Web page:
Calvinism, term used in several different senses. It may indicate the teachings expressed by John Calvin himself; it may be extended to include all that developed from his doctrine and practice in Protestant countries in social, political, and ethical, as well as theological, aspects of life and thought; or it may be employed as the name of that system of doctrine accepted by the Reformed churches (see Presbyterianism), i.e., the Protestant churches called Reformed in distinction from those professing Lutheran doctrines (see also Reformed churches). Early Calvinism differed from Lutheranism in its rejection of consubstantiation regarding the sacrament of the Lord's Supper, in its rigid doctrine of predestination, in its notion of grace as irresistible, and in its theocratic view of the state. Luther believed in the political subordination of the church to the state; Calvinism produced the church-dominated societies of Geneva and Puritan New England. Calvinism, stressing the absolute sovereignty of God's will, held that only those whom God specifically elects are saved, that this election is irresistible, and that individuals can do nothing to effect this salvation. This strict Calvinism was challenged by Jacobus Arminius, whose more moderate views were adopted by the Methodists and the Baptists. Calvinism challenged Lutheranism throughout Europe, spread to Scotland, influenced the Puritans of England, and received its expression in the United States in the modified New England theology of the elder Jonathan Edwards. The doctrinal aspects of Calvinism receded under the rationalism of the 18th and 19th cent. In more recent times, however, in the Reformed theology of Karl Barth, the Calvinist stress on the sovereignty of God found new and vital expression.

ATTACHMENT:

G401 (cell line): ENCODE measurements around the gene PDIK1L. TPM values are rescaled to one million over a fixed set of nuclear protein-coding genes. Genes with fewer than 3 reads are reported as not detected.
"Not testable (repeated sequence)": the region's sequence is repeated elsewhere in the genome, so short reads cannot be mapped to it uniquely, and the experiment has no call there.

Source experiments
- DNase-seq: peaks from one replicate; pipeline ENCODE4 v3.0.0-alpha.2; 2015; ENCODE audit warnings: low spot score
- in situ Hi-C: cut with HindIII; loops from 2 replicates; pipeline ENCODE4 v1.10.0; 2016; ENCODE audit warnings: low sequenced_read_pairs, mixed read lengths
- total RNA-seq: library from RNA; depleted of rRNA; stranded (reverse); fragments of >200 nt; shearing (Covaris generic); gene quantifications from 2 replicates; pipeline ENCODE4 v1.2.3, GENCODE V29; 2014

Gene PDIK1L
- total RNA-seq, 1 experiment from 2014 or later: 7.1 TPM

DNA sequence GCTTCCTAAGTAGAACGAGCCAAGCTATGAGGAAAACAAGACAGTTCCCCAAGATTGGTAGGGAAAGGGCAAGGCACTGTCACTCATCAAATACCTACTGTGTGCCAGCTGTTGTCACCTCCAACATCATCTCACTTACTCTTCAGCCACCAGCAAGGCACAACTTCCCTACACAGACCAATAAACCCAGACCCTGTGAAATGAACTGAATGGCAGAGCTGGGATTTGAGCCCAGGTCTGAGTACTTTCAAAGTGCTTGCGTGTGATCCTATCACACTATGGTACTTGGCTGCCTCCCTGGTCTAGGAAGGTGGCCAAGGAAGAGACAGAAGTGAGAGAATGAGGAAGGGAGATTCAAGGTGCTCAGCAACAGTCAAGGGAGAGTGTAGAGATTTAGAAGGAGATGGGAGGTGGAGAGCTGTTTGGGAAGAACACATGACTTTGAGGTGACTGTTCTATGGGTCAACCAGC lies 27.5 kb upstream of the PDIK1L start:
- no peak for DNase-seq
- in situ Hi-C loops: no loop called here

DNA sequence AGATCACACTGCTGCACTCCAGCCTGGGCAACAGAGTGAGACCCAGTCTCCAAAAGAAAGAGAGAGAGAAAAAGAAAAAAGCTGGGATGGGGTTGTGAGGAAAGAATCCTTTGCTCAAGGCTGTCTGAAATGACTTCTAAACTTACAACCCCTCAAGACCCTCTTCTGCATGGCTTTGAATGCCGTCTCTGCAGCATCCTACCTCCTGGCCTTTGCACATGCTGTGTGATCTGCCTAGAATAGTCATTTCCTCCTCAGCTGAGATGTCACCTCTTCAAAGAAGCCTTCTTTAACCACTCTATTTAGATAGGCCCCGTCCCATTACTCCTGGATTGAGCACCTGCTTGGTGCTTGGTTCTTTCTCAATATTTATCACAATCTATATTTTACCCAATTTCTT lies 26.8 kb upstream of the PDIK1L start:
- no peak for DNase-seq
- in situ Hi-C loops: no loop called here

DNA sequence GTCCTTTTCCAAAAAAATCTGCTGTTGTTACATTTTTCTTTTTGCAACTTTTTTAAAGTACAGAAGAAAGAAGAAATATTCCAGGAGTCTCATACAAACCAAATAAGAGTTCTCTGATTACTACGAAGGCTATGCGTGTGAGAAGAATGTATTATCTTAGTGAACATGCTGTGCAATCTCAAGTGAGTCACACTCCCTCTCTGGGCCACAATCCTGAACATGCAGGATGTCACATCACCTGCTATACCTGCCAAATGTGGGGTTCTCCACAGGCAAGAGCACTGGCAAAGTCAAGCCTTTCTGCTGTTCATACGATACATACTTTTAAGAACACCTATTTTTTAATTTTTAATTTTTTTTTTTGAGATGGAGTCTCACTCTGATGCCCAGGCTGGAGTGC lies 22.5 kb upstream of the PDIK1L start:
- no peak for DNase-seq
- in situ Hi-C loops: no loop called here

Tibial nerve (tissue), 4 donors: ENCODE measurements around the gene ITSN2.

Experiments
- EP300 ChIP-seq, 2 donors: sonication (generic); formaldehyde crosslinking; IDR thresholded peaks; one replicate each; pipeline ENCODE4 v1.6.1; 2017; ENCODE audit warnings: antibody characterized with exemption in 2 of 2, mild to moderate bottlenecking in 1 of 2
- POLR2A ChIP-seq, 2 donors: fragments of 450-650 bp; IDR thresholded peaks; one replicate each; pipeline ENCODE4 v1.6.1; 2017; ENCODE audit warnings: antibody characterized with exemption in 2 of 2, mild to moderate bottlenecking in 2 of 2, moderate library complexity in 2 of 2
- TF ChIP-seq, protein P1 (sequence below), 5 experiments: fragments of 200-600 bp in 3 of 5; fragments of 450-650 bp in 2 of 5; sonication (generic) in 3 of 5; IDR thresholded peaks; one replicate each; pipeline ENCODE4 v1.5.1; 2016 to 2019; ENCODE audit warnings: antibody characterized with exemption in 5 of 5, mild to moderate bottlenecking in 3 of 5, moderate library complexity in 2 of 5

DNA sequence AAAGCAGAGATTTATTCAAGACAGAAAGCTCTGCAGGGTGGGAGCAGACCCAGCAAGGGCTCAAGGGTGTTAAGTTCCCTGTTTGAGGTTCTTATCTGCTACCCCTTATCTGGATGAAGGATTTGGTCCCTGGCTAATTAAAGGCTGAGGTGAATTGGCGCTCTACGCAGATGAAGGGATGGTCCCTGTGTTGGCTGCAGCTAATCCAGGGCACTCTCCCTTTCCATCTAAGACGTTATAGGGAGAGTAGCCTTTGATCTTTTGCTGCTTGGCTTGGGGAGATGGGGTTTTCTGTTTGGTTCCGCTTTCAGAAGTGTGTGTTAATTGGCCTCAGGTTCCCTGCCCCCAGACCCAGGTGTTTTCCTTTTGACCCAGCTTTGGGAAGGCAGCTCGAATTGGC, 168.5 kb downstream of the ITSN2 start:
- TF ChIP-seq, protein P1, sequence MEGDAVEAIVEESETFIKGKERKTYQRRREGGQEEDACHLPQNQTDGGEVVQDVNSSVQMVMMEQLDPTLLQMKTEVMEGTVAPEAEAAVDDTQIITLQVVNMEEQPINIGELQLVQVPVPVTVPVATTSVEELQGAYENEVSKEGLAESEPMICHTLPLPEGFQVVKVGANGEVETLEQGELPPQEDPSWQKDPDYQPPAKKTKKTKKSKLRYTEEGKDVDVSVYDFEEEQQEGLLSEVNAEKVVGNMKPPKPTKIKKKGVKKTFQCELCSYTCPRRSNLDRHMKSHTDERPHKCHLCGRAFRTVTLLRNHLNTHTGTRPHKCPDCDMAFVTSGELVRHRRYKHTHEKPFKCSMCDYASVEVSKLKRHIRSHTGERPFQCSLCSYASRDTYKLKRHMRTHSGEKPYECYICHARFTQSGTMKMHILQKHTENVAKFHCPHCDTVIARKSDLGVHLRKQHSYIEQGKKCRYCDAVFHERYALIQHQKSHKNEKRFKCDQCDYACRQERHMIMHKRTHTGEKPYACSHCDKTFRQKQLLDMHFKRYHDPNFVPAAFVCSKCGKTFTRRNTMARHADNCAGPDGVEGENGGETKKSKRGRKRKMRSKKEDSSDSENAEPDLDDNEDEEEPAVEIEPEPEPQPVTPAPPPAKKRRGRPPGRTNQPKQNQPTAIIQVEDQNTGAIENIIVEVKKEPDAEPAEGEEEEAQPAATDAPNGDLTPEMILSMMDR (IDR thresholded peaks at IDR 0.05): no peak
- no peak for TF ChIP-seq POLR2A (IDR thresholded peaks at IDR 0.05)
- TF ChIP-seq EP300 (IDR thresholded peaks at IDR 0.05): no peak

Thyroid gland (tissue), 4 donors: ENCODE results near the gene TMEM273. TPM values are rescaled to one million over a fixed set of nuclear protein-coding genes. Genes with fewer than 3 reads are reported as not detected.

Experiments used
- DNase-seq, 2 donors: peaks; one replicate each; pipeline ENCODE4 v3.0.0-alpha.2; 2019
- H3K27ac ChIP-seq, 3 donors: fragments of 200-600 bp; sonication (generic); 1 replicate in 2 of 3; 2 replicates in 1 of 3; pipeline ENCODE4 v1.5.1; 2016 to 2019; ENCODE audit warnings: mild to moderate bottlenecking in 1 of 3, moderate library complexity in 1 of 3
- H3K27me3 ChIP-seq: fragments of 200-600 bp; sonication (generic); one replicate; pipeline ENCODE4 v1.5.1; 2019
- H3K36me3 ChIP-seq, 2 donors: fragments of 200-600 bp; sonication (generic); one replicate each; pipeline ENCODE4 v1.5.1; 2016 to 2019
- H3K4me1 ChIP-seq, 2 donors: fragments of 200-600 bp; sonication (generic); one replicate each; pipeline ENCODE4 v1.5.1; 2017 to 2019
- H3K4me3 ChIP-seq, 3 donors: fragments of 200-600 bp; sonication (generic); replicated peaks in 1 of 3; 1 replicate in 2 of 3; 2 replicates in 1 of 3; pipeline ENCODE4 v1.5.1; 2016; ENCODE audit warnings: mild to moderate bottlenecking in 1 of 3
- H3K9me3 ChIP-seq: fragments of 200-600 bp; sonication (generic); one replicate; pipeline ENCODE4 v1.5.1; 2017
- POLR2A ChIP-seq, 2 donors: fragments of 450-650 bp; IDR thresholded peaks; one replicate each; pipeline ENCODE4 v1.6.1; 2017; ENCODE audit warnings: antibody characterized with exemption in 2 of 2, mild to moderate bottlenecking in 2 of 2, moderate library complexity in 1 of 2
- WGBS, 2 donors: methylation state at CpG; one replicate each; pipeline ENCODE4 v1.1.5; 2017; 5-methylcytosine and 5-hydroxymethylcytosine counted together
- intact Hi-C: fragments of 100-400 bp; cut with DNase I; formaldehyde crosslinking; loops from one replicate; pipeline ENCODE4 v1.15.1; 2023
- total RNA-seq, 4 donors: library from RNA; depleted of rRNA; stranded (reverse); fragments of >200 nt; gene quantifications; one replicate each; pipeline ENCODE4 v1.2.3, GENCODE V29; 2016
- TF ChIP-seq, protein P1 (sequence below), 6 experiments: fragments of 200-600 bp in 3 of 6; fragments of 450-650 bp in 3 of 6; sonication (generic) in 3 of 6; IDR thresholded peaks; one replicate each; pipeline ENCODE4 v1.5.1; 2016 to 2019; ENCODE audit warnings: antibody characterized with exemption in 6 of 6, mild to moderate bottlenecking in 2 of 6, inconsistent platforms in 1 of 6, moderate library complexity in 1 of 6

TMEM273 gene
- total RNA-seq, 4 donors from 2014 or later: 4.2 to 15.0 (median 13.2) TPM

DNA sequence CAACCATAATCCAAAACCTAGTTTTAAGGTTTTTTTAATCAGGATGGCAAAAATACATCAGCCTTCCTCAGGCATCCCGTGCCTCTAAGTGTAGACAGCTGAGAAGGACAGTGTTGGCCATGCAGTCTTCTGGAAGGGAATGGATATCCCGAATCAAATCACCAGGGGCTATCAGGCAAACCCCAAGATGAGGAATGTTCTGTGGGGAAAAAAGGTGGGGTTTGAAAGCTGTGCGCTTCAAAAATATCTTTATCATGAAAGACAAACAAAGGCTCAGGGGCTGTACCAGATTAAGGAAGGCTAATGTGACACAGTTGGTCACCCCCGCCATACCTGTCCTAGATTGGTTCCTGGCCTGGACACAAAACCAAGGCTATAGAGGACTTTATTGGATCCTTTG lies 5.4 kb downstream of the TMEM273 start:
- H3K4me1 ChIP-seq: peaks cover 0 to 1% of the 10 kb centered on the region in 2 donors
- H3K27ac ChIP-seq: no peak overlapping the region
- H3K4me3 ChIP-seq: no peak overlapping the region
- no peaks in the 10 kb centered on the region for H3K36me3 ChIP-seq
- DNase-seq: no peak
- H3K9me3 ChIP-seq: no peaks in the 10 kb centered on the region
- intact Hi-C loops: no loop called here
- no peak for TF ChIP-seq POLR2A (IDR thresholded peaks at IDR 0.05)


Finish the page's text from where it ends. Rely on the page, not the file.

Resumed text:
See J. T. McNeill, The History and Character of Calvinism (1954, repr. 1967); B. G. Armstrong, Calvinism and the Amyraut Heresy (1969); M. Prestwich, ed., International Calvinism, 1541–1715 (1987).